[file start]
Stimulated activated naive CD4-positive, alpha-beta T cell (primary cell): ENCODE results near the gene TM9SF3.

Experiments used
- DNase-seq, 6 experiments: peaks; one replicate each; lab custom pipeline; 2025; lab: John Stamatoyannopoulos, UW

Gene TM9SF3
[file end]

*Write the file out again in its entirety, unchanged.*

Stimulated activated naive CD4-positive, alpha-beta T cell (primary cell): ENCODE results near the gene TM9SF3.

Experiments used
- DNase-seq, 6 experiments: peaks; one replicate each; lab custom pipeline; 2025; lab: John Stamatoyannopoulos, UW

Gene TM9SF3